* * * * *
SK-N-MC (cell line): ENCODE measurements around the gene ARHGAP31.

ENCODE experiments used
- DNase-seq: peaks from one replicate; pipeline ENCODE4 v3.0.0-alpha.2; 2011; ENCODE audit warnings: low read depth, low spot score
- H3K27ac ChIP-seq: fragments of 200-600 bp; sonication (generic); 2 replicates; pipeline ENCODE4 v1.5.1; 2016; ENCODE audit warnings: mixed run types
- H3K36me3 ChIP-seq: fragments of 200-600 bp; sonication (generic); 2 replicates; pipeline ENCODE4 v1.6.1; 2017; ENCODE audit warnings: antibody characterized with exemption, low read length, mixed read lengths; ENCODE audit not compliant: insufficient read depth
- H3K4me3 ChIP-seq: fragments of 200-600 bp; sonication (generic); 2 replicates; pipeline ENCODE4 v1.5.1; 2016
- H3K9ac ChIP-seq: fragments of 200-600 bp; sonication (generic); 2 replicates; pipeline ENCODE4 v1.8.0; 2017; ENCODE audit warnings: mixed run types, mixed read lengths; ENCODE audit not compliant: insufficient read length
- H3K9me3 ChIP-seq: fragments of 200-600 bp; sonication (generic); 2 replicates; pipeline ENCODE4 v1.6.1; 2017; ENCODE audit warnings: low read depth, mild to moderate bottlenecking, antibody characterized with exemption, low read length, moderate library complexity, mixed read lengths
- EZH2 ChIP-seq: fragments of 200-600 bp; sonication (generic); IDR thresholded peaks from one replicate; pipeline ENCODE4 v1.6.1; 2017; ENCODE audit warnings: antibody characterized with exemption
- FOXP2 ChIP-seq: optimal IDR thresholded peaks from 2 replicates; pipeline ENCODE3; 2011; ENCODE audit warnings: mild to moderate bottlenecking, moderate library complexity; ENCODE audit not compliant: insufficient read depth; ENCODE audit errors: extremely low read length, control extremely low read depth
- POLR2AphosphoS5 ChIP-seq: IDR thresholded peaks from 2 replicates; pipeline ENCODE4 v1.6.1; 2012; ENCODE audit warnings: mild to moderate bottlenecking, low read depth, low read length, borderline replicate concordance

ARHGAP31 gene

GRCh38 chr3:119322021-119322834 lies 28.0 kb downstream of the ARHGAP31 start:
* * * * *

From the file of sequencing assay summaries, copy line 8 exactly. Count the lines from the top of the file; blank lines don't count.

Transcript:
- H3K9me3 ChIP-seq: fragments of 200-600 bp; sonication (generic); 2 replicates; pipeline ENCODE4 v1.6.1; 2017; ENCODE audit warnings: low read depth, mild to moderate bottlenecking, antibody characterized with exemption, low read length, moderate library complexity, mixed read lengths